1Manisa Celal Bayar University, Faculty of Health Sciences, Department of Psychiatric Nursing, Manisa, Turkey
2Ege University, Faculty of Medicine, Department of History of Medicine and Ethics, Izmir, Turkey
3Manisa Celal Bayar University, Hafsa Sultan Hospital, Manisa, Turkey
4Specialist in Psychiatry, Nazilli State Hospital, Aydin, Turkey
Aim: This study was conducted to reveal the perceptions of the residents and nurses working in their workplace.
Materials and Methods: This study is a cross-sectional descriptive study. The study was carried out between October 2014 and January 2016. The study population consisted of the residents and nurses working in Manisa Celal Bayar University, Hafsa Sultan Hospital. The study sample included 110 people. The survey was performed using a questionnaire consisting of an Information Form and the Work Harassment Scale.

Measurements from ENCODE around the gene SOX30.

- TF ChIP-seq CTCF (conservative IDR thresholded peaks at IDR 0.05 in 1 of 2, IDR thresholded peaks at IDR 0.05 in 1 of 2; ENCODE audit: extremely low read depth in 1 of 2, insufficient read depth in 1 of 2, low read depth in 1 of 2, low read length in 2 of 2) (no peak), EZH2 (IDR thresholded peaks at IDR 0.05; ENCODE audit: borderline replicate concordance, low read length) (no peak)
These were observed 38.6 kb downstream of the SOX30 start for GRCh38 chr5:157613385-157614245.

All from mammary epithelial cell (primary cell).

Results: The employees’ mean age was 29.92±5.47; 73.6% of them were female and 59.1% married; 46.4% had bachelor’s degree; 61.8% had balanced income and expenses; 32.7% were residents and 60.9% nurses/midwives; and 26.4% were victims of mobbing. Some 13.6% of those who were subject to mobbing stated that they were exposed to mobbing for 6 to 11 months. Approximately 42.7% of the health professionals stated that they witnessed others being subject to mobbing. Some 24.5% of the health professionals expressed their need for psychological support.
Conclusion: The study showed that those with high level of education, those in the younger adult group (22-30 years of age) and those who needed psychological support were at a higher risk of being exposed to mobbing, the difference being statistically significant (p<0.05). To reduce the level of mobbing and provide quality healthcare services in hospitals, arrangements should be made to increase the number of nurses/midwives and doctors at work, and to educate employees on subjects related to communication and mobbing by psychiatric nurses.